Much Ado About Crossing – The Stream


President Joe Biden catches a lot of flak. Most of it well-deserved. He mumbles nonsense. Then repeats himself. He constantly makes up stories. (“I was at Ground Zero on 9/12.” “I was raised in a synagogue.” “No, wait, make that by Puerto Ricans.” “I taught at university.”) Biden also falls down a lot, and hits his head on helicopter doors. No wonder the White House staff has to send the Easter Bunny to save him. And those embarrassments are separate from his administration’s poor handling of issues — notably the (lack of a) border, and foreign policy miscues.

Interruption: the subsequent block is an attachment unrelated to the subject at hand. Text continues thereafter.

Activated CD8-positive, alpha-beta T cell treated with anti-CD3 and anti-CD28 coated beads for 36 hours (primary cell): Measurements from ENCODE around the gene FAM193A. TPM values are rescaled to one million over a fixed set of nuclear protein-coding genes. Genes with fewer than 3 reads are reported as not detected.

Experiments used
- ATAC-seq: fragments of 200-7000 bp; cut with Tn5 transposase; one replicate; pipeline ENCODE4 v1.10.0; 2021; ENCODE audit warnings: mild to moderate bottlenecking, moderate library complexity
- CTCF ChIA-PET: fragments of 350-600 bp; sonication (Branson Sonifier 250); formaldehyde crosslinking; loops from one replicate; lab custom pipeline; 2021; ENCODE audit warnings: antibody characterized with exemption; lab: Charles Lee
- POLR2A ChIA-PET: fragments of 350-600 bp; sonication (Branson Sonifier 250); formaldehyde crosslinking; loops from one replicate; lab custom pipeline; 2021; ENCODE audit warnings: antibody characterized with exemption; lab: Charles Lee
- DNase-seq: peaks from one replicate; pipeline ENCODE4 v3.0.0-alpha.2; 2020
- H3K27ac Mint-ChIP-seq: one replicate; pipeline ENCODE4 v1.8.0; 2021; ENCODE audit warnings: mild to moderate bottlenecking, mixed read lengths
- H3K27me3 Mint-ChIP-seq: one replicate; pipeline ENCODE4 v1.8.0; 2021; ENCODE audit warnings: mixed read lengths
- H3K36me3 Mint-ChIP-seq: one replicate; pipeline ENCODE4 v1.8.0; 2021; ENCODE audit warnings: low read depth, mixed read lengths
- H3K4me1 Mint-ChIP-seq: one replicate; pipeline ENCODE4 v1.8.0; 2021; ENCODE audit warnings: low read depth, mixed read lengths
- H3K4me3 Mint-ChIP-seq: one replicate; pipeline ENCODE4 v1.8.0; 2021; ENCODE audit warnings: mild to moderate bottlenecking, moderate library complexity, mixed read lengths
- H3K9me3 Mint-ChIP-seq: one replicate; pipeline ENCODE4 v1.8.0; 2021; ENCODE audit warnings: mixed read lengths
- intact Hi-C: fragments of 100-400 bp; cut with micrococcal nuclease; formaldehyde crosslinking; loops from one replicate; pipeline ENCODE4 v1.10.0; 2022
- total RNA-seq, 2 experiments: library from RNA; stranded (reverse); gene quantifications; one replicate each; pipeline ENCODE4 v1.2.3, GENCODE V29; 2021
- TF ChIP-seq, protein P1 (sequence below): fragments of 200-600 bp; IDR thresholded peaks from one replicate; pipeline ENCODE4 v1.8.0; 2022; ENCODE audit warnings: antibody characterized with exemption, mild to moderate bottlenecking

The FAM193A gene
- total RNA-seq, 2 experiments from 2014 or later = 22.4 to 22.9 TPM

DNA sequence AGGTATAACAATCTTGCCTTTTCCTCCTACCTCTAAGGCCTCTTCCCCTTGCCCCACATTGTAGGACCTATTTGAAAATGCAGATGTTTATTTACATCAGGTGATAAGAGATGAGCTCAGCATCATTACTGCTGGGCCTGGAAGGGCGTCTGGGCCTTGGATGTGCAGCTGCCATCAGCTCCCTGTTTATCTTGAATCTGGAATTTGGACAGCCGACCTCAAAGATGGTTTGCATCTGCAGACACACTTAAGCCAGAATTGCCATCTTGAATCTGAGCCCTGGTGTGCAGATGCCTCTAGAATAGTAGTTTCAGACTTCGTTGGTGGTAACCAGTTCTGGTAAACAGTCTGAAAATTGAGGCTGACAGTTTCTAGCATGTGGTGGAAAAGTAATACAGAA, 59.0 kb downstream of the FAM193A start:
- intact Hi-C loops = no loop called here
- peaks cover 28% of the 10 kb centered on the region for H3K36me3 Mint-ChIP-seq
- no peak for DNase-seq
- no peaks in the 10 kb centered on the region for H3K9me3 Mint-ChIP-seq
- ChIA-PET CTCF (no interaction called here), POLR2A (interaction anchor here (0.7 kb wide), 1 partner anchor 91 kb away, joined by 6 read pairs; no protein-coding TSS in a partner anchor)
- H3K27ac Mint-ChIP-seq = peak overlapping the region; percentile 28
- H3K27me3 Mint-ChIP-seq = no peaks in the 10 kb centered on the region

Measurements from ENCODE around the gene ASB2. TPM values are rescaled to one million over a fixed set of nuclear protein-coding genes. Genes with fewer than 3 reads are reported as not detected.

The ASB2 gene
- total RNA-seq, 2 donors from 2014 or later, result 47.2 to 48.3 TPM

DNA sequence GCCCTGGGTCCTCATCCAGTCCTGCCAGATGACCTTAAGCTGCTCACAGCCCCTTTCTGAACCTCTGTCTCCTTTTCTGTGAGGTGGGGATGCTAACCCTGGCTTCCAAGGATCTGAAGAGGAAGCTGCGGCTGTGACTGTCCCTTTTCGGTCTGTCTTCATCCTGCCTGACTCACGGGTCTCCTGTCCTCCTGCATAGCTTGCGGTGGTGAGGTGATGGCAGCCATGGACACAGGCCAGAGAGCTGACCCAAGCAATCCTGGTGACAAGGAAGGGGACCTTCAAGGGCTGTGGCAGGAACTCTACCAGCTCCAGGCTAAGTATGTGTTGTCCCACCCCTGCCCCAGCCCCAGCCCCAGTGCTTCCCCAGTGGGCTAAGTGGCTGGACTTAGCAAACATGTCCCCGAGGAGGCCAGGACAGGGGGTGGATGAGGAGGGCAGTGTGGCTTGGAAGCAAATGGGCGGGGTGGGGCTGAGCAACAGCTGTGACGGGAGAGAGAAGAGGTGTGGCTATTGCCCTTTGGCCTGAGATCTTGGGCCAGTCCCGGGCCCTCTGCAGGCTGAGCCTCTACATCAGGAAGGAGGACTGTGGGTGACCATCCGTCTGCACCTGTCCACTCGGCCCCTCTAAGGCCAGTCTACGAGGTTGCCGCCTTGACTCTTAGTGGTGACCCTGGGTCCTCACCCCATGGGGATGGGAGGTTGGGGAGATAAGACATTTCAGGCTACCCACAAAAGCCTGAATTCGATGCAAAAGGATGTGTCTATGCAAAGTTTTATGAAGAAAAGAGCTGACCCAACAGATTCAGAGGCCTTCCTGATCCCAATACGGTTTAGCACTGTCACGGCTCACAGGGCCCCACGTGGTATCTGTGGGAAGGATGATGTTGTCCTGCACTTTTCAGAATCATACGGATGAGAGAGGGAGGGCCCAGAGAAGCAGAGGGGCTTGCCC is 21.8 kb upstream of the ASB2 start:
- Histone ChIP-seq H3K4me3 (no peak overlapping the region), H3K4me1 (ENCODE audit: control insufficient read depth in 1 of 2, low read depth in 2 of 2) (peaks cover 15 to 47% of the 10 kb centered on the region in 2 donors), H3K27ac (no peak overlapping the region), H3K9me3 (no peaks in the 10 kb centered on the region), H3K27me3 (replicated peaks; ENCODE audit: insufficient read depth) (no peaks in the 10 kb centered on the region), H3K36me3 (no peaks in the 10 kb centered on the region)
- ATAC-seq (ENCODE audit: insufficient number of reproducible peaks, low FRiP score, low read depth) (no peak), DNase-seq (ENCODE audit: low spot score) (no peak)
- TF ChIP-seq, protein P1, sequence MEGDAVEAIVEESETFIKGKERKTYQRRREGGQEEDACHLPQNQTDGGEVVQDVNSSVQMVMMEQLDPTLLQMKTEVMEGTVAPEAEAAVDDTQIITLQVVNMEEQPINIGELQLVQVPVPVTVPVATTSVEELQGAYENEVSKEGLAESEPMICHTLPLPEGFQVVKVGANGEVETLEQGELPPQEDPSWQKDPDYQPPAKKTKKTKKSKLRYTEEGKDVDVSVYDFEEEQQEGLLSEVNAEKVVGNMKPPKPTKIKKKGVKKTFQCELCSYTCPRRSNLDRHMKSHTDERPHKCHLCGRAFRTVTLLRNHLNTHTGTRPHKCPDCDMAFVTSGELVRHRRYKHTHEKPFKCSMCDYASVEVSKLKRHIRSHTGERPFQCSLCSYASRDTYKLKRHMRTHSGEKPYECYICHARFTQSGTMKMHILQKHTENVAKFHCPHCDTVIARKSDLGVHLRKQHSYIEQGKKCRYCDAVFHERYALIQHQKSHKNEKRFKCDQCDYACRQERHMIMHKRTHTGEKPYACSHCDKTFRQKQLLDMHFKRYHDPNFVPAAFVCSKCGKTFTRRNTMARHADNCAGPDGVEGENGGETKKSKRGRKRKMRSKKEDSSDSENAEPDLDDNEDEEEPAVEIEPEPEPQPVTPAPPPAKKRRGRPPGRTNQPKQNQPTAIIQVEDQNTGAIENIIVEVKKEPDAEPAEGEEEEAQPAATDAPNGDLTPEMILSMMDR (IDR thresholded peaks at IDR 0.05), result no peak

Biden Crosses Himself: Media Panics

But I come to praise Biden in this instance (if half-heartedly), not to bury him. Last week, the President met with Israeli Prime Minister Bibi Netanyahu at the United Nations, during which Biden made the sign of the cross. This was right after Netanyahu said “we’ve been friends for, I’ve checked it, over 40 years.” The media reacted to Biden’s Catholic gesture with varying degrees of cluelessness. The New York Post referred to it as “bizarre.” RedState termed it “weird.” American Military News’ secularized headline said Biden made a “religious gesture,” then in the article body mischaracterized the sign of the cross as a “Catholic sacramental gesture.” (The writer probably meant “sacred.” Only a priest can perform sacramental functions.)

Glenn Beck Waxes Cinematic